Golden Valley man a Carnegie Hero
Robert Davies dived into burning home to save elderly woman
GOLDEN VALLEY - Robert Davies is the second northern Arizonan to be recognized for his heroic lifesaving efforts here on Dec. 21, 2012.
The 48-year-old Davies placed himself in harm's way when he entered a burning home through the window into a dark, smoke-filled bedroom to save an elderly woman who was trapped inside.
Golden Valley Fire Chief Thomas O'Donohue was the first to be recognized when he was awarded the Benjamin Franklin Award for Valor this year. That award recognizes firefighters around the world for their expert training, leadership, heroic actions and safe practices.
The soft-spoken Davies is one of only 77 in 2013 to receive a Carnegie Hero Fund medal for extraordinary civilian heroism. The Carnegie Hero Fund Commission honors civilians in the United States and Canada who risk their lives to an extraordinary degree saving or attempting to save others. This year's awards bring the total number to 9,653 since the Pittsburgh-based Fund's inception in 1904.
According to Commission President Mark Laskow, each of the awardees or their survivors also receives a financial grant. Throughout the 109-year history of the fund established by industrial-philanthropist Andrew Carnegie, more than $35.6 million has been given out in one-time grants, scholarship aid, death benefits and continuing assistance.
It was just over a year ago when Davies looked out of his home and observed thick smoke coming from his neighbor's home located about a half-mile away.
The fire had broken out in the living room and flames were quickly spreading throughout the home, filling the house with dense smoke and trapping 92-year-old Charlotte Sowards.
When Davies arrived and learned an elderly woman was trapped inside, he climbed a stepladder to one of the bedroom's small windows.
"I dove in head-first, because that was the only way to get in," Davies said. "It was such a small window, and the whole time I was in there, I wasn't second-guessing anything. I felt I had to do the right thing, and the right thing was to save this woman's life."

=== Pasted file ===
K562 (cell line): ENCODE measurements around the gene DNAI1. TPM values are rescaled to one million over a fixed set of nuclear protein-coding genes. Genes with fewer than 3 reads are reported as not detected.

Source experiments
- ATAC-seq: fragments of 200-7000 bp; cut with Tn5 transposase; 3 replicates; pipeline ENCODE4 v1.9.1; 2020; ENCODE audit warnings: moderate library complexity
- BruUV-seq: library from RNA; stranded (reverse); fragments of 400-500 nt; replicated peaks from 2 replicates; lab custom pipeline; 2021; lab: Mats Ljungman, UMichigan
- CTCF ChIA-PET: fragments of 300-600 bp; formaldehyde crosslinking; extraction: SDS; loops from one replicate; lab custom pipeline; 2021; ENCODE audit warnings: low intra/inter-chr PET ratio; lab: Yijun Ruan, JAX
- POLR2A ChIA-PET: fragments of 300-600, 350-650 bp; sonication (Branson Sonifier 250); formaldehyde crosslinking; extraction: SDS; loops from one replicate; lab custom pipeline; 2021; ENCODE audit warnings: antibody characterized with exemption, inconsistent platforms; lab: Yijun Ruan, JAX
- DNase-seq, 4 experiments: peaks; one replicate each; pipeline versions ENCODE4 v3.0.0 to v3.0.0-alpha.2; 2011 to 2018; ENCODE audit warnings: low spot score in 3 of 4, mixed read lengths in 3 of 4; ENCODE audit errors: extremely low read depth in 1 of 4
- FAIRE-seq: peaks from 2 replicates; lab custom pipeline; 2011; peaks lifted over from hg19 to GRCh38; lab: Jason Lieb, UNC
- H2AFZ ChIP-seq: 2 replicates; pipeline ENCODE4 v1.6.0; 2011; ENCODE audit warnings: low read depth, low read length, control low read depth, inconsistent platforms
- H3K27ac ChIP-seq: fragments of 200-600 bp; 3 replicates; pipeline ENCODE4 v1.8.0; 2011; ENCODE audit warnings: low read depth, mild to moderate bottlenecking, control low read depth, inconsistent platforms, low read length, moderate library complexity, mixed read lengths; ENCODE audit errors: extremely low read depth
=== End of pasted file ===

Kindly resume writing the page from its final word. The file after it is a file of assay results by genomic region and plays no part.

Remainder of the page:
He grabbed onto Sowards to support her so that she could breathe.
The fire chief, who had arrived about then, also entered the room through one of the bedroom windows. Once inside, Davies and O'Donohue made repeated attempts to lift the elderly woman out of the window to safety, but were unsuccessful. With flames starting to breach the bedroom through the door, Davies and the chief took Sowards to another window in that room, but again they failed in their efforts to lift her. O'Donohue then braced his shoulder beneath her, and as Davies lifted her by an arm, the men boosted her through the window to neighbor Paul Bissonette, who was standing outside the home below the window.
As soon as both men exited through the window and to safety, flames engulfed the entire bedroom in a flashover - the near-simultaneous ignition of most of the directly exposed combustible material in an enclosed area.
Sowards required hospital treatment, as did the chief, for smoke inhalation. Davies also suffered smoke inhalation and was treated at the scene.
"I was part of a team, with Fire Chief Thomas O'Donohue and neighbor Paul Bissonette," Davies said.
According to O'Donohue, Davies is "clearly the hero" in the situation, noting not many neighbors would risk their lives that like.
Click for home delivery with comics, grocery deals, inserts, TV listings, coupons and more